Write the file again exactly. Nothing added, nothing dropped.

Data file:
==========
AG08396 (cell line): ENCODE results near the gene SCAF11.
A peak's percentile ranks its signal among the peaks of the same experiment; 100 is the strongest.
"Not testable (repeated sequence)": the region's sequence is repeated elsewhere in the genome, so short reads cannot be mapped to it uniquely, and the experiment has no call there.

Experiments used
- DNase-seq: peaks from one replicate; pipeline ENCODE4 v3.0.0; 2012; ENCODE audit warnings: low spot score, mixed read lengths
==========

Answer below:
AG08396 (cell line): ENCODE results near the gene SCAF11.
A peak's percentile ranks its signal among the peaks of the same experiment; 100 is the strongest.
"Not testable (repeated sequence)": the region's sequence is repeated elsewhere in the genome, so short reads cannot be mapped to it uniquely, and the experiment has no call there.

Experiments used
- DNase-seq: peaks from one replicate; pipeline ENCODE4 v3.0.0; 2012; ENCODE audit warnings: low spot score, mixed read lengths